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Artists Attempt to Capture Grand Canyon Grandeur

Artist Linda Glover Gooch begins work on one of her paintings on the south rim of the Grand Canyon, Oct 2010

Artist Linda Glover Gooch begins work on one of her paintings on the south rim of the Grand Canyon, Oct 2010

One of the most popular tourist destinations in the United States has long been an attraction for painters and photographers, as well. The Grand Canyon of the Colorado river, in northern Arizona, is so vast and so deep that it challenges the skill of artists to represent even a small portion of its grandeur and beauty. Many artists continue to use the landscape and atmosphere of the canyon for their inspiration.

This is the starting point for Linda Glover Gooch, on a clear morning on the south rim of the Grand Canyon. It begins with some basic brush strokes. Little by little, the image starts to form.

Of course, thousands of tourists come here every day taking photographs that they hope will capture some of the canyon's splendor.

So Gooch could have just used a photograph of the canyon and stayed back in her Tempe, Arizona studio. But she said that would not be the same.

"There is a huge difference because you are in the atmosphere, you feel the air. Photos are nice, but they still lose some of the feeling that is out there. You experience it firsthand, so your emotions are there at the same time that you are doing the work," said Gooch.

This is what artists call "plein air painting," in which the environment and changing light affect the mood and tone of the work.

Grand Canyon Park Ranger Scott Kraynak says this is the method best suited to the site. "It is painting quickly in nature to capture fleeting moments, the light."

Every year, the National Park invites artists here to produce paintings that will later be sold - to help finance the building of a gallery on the south rim for contemporary paintings and many older works - through which, Kraynak said many people first came to know the canyon.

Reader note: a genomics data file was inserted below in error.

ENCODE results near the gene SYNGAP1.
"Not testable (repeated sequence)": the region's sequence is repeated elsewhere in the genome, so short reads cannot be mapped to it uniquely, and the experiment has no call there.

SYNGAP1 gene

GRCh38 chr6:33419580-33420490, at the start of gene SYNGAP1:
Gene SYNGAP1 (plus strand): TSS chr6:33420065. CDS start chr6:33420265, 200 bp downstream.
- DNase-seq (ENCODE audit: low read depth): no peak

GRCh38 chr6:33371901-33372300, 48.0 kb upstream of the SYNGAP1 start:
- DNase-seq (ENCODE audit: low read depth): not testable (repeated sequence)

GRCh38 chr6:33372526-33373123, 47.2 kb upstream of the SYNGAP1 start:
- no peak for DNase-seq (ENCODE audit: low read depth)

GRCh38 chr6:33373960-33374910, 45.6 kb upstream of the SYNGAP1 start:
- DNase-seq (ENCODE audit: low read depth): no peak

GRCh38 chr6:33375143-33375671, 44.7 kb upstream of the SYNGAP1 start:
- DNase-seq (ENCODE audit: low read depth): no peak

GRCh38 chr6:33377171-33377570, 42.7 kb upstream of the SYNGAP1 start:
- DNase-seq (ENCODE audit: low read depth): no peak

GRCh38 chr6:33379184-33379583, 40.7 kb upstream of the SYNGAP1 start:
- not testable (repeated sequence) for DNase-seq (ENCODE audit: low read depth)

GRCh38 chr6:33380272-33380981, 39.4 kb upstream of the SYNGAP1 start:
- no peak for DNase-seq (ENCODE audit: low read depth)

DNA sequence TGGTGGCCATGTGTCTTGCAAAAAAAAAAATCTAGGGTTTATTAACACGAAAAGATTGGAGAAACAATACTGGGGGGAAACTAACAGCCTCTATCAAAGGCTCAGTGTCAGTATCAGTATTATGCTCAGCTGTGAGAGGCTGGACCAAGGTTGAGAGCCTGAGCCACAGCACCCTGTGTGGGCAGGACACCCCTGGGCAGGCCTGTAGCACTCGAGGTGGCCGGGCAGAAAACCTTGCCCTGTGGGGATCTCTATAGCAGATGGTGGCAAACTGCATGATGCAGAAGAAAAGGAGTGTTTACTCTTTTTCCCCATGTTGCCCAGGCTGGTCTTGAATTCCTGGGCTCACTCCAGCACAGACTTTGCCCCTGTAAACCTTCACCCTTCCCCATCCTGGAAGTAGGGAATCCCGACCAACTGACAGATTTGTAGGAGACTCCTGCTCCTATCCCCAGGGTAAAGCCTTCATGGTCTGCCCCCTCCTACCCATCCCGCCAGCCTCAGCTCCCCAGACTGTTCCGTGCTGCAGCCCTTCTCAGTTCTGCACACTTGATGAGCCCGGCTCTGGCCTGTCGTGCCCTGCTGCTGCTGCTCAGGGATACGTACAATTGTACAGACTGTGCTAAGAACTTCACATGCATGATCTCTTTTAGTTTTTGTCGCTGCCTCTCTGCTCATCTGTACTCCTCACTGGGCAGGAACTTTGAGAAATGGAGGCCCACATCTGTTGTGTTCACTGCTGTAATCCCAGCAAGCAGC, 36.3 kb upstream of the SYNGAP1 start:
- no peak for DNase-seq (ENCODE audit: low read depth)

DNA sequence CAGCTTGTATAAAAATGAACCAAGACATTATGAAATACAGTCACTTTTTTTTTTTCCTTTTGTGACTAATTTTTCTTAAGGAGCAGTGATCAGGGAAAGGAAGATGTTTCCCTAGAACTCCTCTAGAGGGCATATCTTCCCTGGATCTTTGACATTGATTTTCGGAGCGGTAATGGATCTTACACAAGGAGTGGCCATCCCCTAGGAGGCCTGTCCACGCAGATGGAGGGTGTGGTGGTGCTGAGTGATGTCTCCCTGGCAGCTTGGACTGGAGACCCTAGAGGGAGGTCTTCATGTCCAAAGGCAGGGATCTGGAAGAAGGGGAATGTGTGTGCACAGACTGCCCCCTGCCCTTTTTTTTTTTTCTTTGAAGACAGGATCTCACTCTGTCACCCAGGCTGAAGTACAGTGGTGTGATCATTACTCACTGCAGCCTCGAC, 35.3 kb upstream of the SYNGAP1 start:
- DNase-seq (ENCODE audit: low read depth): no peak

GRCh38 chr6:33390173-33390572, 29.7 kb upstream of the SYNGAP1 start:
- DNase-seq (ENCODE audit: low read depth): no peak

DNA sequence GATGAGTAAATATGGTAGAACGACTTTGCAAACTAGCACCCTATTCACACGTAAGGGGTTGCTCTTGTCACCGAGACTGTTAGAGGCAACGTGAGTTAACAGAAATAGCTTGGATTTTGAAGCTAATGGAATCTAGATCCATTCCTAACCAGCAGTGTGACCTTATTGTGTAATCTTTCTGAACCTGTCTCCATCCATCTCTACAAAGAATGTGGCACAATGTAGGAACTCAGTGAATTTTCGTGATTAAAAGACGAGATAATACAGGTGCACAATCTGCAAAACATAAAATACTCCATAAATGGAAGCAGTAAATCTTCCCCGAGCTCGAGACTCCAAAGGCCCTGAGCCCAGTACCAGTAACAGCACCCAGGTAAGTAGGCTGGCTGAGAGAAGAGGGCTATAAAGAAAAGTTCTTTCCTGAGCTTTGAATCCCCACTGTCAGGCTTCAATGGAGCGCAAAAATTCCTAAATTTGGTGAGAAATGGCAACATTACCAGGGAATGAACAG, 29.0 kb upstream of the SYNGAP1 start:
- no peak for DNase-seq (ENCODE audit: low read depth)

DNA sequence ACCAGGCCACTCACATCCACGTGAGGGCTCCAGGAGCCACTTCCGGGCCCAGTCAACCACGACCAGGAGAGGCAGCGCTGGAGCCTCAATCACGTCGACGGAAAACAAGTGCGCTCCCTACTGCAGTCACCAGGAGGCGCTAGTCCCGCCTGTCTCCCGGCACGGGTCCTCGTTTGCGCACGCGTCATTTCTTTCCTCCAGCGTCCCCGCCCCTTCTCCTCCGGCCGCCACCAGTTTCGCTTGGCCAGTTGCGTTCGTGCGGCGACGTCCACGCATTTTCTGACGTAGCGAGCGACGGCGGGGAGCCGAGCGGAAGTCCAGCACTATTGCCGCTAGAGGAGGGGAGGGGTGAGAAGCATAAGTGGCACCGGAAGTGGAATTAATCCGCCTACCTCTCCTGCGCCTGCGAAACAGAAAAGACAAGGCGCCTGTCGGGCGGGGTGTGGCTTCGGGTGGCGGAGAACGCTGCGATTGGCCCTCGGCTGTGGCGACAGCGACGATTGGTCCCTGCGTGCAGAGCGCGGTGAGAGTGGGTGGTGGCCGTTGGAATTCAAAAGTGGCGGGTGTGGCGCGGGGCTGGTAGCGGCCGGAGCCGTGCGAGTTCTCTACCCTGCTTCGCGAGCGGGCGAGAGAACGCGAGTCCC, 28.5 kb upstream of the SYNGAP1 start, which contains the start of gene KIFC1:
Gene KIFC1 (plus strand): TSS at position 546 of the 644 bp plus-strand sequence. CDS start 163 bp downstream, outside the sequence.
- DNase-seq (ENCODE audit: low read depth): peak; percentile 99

"Not many people realize the importance of art in the national parks," said Kraynak. "Art first gave people a glimpse of what these areas looked like in the West, before TV and Internet. Art was a big factor in these areas being set aside; art was a big factor in popularizing national parks."

The works of Gooch are on display in many southwestern venues, like the Lawrence Gallery in upscale Scottsdale, Arizona. Her paintings provide glimpses of nature and the desert landscape to collectors who want to take some of the beauty home with them.

Creating those paintings, out in nature, is her life's work. "I want to get the light on that point because it is only going to be there for an hour more, maybe or a little less. It looks really bright."

Producing this one small painting by the Grand Canyon is a daylong affair for Gooch, but she said there is nowhere else that she would rather be. "Words cannot explain it. It is just a gorgeous place. It is challenging. It is always changing. The weather is never the same. It gives you a lot of views. You could paint the rest of your life out here and always see something different.

In the end, her vision of this one spot in the canyon is complete and ready for showing. But the light is always changing, the scene is always shifting and the canyon beckons her to return to paint again another day.